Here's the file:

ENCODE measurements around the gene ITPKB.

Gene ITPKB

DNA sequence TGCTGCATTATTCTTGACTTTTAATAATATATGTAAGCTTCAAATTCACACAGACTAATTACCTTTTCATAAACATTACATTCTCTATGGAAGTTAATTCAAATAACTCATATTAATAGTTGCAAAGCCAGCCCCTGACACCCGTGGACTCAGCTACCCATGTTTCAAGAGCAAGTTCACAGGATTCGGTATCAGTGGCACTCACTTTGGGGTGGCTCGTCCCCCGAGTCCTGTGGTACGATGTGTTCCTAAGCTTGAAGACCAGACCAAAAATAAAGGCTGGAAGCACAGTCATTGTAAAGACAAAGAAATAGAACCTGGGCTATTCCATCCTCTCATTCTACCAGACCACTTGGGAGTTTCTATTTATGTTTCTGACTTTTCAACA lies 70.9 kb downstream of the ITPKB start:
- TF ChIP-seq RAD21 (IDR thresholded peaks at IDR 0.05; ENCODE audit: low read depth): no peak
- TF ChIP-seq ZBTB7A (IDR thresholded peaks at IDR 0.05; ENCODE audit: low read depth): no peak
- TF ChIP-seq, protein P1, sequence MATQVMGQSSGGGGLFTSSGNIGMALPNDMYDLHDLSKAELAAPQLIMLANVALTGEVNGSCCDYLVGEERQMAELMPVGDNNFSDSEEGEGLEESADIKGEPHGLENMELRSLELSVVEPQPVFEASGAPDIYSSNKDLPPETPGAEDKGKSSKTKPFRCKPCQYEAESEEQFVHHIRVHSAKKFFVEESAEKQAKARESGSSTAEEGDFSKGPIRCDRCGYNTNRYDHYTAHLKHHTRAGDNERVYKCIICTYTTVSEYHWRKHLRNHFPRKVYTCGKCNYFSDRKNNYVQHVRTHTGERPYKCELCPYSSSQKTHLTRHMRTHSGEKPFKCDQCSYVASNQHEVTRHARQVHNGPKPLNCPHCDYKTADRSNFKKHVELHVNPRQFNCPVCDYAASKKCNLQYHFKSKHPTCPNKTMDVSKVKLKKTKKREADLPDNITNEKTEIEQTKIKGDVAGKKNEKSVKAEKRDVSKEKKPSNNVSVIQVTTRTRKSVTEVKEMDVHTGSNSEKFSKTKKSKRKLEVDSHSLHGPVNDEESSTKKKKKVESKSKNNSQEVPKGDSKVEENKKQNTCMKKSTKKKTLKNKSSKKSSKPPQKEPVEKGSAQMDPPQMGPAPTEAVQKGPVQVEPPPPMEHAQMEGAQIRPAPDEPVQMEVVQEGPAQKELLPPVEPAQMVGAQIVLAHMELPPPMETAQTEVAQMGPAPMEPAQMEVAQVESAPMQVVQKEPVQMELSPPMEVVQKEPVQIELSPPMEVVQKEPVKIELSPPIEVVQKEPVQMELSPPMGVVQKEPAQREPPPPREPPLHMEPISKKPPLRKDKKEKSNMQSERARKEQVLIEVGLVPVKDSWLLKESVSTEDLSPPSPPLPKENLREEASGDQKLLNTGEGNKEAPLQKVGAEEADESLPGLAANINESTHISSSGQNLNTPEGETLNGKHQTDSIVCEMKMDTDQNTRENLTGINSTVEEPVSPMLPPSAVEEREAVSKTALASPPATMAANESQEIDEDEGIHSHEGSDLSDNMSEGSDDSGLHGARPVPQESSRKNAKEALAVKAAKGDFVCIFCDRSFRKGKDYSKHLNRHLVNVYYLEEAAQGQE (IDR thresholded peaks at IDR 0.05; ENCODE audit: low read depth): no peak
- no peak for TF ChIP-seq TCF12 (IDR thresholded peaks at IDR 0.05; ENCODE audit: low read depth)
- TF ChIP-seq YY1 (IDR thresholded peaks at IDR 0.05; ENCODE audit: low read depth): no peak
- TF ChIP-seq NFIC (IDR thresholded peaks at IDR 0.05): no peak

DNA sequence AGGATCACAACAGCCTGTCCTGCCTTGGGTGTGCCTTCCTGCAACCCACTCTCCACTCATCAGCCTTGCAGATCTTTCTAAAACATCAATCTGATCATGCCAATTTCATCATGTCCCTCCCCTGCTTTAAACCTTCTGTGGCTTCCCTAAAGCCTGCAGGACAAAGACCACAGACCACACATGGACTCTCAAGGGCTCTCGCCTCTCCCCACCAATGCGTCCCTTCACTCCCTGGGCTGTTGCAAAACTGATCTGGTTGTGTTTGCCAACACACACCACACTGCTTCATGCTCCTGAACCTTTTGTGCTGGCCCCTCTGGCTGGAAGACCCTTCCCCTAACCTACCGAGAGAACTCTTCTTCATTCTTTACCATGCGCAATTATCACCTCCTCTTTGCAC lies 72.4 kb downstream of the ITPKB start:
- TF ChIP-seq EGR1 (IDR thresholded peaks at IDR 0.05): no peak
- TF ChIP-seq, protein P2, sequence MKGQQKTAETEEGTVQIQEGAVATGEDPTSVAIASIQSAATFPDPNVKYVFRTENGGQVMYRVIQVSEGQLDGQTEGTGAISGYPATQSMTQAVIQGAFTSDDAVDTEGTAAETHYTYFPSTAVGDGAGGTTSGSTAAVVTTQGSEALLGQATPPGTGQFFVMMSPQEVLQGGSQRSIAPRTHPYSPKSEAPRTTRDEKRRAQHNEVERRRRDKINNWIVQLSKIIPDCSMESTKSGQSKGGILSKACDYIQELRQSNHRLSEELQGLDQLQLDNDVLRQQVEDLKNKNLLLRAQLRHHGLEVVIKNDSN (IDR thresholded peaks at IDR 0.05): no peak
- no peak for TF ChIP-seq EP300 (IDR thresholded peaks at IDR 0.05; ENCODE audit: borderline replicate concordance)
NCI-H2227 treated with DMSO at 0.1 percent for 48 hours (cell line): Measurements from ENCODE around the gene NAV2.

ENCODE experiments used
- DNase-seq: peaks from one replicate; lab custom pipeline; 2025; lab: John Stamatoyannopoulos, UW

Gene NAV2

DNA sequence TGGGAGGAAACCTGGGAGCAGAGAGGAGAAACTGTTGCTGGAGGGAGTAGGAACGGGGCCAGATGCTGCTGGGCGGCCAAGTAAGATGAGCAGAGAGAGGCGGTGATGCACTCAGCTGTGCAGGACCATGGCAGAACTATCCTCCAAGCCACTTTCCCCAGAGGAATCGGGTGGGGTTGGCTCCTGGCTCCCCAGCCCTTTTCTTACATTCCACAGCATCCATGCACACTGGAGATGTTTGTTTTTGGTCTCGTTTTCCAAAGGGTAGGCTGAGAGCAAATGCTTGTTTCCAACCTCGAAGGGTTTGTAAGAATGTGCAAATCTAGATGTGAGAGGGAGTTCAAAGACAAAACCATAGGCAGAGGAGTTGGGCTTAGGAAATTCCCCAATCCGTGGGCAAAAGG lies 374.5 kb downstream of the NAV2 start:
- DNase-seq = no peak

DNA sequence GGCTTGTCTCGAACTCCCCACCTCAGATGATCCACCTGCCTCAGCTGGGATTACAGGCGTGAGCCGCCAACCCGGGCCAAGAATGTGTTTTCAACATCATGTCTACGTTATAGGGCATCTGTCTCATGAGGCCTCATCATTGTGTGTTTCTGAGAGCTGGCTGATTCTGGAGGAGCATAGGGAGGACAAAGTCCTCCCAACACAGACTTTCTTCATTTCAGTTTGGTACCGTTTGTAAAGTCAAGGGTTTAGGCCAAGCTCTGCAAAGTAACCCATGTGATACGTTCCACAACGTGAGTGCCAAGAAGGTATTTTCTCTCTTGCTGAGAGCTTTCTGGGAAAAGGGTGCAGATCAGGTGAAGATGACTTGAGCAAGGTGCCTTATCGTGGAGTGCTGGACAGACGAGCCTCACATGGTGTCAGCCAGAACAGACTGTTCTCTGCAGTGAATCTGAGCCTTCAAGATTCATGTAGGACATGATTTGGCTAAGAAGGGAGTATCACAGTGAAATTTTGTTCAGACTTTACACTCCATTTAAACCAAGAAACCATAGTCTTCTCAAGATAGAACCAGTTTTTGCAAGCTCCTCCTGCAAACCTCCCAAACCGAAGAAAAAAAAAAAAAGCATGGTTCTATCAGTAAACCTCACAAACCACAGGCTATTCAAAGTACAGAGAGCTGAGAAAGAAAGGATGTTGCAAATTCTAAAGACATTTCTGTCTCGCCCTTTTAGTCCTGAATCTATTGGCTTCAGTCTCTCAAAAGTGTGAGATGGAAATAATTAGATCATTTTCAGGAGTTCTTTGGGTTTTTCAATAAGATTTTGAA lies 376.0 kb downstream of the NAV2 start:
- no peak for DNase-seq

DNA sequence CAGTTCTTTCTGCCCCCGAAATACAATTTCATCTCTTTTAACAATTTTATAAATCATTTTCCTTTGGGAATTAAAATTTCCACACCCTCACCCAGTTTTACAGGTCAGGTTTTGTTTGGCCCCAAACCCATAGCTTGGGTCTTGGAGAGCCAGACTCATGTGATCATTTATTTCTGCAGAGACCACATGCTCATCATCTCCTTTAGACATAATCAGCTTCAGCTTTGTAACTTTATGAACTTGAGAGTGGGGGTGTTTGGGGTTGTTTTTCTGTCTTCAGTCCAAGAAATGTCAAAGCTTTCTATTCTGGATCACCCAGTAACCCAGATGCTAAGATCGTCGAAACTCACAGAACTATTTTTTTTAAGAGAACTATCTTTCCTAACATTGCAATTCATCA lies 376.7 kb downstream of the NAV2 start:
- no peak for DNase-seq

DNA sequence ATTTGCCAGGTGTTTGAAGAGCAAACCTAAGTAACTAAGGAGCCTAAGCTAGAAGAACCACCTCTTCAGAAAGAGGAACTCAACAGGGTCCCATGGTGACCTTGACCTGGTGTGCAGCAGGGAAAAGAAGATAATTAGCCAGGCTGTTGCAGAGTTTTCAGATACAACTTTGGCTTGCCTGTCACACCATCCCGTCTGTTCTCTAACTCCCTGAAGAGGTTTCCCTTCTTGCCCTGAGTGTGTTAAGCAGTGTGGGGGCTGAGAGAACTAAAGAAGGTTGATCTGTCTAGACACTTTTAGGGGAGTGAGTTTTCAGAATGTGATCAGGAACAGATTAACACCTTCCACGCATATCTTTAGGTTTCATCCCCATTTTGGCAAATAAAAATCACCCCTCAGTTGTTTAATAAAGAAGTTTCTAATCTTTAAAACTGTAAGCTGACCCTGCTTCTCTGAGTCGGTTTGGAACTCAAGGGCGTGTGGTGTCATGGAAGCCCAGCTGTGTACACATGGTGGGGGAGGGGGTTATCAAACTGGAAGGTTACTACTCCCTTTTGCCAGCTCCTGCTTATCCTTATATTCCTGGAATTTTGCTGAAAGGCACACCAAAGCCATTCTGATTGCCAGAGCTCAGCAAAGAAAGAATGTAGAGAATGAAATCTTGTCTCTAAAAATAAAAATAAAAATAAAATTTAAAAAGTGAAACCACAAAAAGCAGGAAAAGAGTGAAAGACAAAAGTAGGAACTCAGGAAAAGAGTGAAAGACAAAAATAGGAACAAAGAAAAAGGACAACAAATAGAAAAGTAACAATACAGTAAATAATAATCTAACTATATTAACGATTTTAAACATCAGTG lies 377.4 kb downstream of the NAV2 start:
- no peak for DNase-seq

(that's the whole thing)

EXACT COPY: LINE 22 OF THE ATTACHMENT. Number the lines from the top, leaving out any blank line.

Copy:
DNA sequence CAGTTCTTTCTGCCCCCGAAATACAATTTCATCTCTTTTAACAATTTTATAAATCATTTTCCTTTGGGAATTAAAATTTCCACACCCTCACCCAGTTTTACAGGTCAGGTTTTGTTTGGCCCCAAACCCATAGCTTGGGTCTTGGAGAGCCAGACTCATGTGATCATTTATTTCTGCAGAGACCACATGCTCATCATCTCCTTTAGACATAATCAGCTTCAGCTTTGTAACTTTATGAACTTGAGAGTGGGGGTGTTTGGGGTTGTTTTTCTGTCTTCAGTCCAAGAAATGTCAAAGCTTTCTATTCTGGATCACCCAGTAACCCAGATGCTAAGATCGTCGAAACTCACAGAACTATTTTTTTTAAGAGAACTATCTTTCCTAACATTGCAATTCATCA lies 376.7 kb downstream of the NAV2 start: